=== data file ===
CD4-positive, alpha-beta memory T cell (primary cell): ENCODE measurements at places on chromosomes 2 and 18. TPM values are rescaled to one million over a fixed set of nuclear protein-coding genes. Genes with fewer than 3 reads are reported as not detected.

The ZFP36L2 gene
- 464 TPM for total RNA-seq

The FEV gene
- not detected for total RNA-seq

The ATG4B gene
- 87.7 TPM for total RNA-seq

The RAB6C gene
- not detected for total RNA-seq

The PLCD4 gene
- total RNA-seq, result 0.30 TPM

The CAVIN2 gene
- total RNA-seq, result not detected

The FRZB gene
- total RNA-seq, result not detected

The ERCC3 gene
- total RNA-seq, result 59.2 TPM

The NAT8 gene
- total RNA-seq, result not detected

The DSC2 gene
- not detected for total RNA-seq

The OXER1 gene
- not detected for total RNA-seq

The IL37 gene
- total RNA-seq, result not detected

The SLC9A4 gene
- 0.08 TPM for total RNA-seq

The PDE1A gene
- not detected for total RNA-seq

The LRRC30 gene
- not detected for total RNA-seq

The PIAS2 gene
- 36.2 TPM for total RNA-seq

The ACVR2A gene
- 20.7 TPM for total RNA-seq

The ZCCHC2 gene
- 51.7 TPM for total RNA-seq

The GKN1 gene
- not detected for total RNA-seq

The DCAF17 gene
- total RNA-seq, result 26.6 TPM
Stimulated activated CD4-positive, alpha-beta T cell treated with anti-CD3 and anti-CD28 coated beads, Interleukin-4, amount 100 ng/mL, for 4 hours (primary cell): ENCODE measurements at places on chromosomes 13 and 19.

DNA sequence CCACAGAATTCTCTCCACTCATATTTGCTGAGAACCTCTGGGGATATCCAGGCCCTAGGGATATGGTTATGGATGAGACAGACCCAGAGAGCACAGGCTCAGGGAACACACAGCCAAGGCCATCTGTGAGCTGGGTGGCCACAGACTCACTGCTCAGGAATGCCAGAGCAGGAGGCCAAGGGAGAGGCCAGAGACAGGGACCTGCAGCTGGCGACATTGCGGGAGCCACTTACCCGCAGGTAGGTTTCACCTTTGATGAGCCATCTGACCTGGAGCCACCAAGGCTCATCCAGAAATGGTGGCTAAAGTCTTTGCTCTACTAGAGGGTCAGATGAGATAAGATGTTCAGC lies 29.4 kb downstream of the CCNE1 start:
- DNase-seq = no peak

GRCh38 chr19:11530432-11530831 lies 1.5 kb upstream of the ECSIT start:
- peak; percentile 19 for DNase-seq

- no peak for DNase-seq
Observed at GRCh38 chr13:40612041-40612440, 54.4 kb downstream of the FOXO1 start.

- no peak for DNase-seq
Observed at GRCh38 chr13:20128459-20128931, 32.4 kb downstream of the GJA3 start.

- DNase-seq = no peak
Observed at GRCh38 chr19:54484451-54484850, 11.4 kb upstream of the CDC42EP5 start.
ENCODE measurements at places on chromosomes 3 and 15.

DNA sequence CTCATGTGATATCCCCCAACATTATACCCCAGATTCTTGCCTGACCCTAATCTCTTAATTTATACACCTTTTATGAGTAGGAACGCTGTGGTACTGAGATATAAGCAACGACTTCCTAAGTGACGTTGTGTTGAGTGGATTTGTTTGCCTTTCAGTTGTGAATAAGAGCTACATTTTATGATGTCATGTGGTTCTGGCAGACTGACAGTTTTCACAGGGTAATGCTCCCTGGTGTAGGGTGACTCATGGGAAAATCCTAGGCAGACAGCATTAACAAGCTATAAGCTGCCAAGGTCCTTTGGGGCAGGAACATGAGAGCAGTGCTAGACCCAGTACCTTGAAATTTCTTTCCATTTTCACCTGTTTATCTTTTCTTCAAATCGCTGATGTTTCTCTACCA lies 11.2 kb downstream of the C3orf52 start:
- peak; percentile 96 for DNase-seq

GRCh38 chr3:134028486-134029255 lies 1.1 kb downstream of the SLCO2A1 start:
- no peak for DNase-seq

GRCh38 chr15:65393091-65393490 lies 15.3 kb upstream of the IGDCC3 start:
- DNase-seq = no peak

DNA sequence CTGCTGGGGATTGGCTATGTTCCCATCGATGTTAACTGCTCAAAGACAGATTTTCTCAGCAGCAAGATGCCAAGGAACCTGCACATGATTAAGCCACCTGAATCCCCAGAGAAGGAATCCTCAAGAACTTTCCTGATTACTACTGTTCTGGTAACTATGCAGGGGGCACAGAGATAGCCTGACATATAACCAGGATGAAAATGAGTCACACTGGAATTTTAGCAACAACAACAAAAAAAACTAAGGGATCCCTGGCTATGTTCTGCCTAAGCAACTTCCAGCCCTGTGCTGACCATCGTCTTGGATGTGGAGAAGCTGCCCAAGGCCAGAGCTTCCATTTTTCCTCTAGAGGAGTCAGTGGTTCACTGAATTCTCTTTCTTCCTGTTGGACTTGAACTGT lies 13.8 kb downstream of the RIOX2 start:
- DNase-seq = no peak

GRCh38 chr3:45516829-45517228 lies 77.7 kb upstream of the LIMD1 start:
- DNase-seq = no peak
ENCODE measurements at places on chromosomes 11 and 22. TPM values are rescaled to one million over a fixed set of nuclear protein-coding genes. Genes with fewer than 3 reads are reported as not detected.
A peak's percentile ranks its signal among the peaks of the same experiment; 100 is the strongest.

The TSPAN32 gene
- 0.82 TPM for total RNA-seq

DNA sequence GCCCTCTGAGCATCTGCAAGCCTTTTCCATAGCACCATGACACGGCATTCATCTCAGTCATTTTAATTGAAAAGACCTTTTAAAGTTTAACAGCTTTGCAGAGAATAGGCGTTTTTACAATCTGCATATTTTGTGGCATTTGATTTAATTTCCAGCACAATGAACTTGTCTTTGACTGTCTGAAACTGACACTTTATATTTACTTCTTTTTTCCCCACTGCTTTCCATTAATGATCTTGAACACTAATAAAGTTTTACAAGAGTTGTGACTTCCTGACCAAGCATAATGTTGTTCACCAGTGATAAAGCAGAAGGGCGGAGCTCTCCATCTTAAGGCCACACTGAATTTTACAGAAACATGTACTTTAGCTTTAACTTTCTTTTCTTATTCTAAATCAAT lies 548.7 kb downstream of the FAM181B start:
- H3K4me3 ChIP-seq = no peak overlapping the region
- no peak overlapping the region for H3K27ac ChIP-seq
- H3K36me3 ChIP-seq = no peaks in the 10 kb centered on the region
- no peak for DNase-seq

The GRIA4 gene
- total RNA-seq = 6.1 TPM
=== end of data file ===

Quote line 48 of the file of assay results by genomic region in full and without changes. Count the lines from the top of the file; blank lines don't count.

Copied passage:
Observed at GRCh38 chr13:40612041-40612440, 54.4 kb downstream of the FOXO1 start.